The writer was released on bail yesterday morning but was back at the Criminal Investigation Department at 2pm to help with investigations.
Reporters Without Borders today called for the immediate release of British freelance journalist Alan Shadrake, author of a book about the death penalty in Singapore, who has been held by the police Criminal Investigation Department since early yesterday morning.
Shadrake, author of Once a Jolly Hangman-Singapore Justice in the Dock, is investigated for “criminal defamation” and “contempt of court”.
“To hold the 75-year-old author of an investigative book who is in fragile health for nearly two days and at a secret location, is shocking and totally disproportionate”, the worldwide press freedom organisation said.
“We urge the interior minister and deputy prime minister Kan Seng Wong to order the immediate release of Alan Shadrake and the dropping of charges against him. The death penalty should be freely debated and by whomsoever in Singapore as anywhere else. Alan Shadrake has no business being in a police cell”, the organisation added.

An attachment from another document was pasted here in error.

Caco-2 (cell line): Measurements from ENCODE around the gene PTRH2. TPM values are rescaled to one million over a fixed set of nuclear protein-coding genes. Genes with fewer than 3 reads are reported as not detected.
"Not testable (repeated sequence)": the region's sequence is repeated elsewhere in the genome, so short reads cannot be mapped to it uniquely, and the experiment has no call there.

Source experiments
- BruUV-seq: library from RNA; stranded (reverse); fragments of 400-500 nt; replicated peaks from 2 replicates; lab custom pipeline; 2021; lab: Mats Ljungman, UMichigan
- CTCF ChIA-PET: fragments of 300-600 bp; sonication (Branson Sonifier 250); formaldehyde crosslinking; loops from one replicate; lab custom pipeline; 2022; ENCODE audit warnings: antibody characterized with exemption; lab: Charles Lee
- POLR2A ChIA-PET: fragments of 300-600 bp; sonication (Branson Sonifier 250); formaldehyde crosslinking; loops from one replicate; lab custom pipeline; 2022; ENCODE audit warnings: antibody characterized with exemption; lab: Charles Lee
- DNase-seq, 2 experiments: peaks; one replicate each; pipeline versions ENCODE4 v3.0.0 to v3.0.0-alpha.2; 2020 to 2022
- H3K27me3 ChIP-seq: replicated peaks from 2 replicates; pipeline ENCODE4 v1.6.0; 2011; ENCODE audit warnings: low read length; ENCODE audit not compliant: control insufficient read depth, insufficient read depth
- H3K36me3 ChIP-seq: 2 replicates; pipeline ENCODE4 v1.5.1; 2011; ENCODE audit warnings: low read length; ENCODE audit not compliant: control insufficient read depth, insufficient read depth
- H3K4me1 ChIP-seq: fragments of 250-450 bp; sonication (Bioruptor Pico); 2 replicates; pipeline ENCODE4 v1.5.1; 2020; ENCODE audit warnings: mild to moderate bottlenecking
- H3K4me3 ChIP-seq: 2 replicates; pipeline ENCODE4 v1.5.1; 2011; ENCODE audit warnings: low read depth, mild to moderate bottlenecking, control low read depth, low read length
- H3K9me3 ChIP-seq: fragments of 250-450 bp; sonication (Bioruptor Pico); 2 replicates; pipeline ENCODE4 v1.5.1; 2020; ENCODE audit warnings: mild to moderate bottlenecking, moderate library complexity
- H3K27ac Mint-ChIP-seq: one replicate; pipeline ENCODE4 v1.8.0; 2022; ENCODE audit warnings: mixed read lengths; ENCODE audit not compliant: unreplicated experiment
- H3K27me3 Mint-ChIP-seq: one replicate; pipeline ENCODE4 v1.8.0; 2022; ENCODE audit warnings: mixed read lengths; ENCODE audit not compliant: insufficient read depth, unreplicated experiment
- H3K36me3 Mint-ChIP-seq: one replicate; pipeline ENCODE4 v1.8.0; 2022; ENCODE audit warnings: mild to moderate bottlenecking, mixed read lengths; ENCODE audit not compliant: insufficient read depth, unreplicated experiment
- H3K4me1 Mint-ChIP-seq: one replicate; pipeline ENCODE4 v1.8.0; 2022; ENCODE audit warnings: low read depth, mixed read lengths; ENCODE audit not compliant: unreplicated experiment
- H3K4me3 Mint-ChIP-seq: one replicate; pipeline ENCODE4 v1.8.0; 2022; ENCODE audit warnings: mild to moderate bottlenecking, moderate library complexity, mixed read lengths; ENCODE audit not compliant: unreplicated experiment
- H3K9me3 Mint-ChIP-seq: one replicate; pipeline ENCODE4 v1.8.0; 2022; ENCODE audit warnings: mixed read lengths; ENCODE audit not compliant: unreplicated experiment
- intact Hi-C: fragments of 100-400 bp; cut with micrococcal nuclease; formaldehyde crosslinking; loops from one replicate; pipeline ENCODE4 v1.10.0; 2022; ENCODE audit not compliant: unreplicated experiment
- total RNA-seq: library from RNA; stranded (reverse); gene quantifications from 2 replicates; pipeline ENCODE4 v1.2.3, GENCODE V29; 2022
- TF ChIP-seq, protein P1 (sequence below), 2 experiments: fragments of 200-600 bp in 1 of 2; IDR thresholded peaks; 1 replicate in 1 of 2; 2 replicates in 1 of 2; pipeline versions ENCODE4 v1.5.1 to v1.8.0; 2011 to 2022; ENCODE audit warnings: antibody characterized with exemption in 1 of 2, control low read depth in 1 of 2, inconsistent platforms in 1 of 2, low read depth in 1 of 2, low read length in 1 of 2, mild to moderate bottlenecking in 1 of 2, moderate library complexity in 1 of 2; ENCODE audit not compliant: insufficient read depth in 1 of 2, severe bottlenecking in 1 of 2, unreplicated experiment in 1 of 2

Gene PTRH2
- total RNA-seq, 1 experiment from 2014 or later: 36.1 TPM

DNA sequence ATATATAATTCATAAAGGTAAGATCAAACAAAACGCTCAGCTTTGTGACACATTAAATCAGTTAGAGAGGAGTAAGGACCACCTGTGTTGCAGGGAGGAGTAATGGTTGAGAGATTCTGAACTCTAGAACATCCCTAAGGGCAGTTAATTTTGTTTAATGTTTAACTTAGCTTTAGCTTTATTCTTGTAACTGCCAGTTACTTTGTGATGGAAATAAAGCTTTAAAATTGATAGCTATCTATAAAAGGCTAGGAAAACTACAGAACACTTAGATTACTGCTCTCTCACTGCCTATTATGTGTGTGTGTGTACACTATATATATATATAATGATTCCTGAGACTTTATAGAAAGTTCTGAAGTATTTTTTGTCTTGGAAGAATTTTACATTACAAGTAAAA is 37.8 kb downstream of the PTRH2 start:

Police spokesman, Sew Wei Ler, refused to reveal his place of detention to Reporters Without Borders. “The law allows us to hold him for 48 hours, but I cannot tell you if he will be released before then”, he said. The journalist, who was arrested at his hotel, had attended a private event to promote the book the previous day.
His lawyer, Mr Ravi, said that police had not given him any news about his client’s situation despite the fact that he put in a formal request for such information. “The police have not even found time to call me back”, he said. “It is an extremely harsh position to adopt in relation to my right to access to my client”, he added. Shadrake faces up to two years in prison.